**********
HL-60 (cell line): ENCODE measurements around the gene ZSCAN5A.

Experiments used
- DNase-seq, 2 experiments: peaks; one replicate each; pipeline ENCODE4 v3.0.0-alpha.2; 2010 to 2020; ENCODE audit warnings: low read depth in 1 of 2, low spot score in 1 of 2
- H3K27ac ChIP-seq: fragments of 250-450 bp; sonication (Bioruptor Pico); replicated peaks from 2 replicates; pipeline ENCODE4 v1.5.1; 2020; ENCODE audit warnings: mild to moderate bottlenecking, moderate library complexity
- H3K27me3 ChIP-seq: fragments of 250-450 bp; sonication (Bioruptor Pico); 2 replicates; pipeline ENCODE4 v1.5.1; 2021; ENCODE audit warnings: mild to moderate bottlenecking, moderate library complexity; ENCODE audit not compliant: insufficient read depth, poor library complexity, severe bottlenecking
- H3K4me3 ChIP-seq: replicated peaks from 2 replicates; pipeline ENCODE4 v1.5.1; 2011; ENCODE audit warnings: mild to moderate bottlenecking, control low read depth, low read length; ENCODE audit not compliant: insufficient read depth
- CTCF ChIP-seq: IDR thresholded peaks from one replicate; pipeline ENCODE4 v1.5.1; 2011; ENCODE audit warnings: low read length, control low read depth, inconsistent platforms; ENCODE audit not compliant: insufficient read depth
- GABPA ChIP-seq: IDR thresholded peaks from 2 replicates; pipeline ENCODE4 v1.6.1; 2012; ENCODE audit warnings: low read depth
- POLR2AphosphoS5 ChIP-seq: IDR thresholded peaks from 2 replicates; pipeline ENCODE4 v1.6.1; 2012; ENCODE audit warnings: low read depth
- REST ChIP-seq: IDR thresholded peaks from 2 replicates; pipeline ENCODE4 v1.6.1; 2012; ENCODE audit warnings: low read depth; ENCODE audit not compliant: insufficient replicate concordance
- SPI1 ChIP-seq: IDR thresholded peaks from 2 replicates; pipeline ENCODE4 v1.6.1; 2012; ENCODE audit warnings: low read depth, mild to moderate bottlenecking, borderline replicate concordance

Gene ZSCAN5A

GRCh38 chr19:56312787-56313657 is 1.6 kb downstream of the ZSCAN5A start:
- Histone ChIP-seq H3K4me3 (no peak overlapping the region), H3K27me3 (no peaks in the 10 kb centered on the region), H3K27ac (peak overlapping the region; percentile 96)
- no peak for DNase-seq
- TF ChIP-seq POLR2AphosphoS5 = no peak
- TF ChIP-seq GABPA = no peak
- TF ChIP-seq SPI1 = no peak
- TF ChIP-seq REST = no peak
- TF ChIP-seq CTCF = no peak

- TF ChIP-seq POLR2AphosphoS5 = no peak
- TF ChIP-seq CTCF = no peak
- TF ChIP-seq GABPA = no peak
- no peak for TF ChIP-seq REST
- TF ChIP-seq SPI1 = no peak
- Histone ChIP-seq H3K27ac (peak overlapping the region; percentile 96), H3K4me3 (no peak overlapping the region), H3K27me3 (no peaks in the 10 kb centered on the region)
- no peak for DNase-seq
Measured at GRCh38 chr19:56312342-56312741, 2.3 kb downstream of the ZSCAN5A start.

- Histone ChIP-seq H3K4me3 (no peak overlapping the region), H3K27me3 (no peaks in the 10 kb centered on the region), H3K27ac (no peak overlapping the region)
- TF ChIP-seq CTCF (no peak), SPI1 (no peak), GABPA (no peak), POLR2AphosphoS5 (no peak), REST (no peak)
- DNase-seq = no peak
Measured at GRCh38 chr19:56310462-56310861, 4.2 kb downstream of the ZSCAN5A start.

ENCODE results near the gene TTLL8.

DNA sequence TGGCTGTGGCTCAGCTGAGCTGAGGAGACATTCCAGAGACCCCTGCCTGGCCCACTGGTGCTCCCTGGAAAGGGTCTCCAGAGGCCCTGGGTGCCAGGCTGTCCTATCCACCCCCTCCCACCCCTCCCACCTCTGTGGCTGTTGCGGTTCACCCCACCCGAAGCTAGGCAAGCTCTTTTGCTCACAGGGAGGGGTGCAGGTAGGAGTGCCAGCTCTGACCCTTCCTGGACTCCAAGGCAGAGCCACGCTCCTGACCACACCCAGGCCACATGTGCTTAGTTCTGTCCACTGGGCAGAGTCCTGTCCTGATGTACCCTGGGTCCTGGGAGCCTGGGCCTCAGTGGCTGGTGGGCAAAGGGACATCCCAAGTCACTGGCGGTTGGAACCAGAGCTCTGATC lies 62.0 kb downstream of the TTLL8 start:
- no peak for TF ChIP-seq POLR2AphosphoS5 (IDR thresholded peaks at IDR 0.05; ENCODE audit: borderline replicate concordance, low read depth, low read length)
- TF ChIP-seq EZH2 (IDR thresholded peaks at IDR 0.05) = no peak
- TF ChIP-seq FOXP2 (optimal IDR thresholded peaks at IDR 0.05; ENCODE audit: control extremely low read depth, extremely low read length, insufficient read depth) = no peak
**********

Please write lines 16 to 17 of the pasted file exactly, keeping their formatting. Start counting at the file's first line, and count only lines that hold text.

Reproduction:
- TF ChIP-seq POLR2AphosphoS5 = no peak
- TF ChIP-seq GABPA = no peak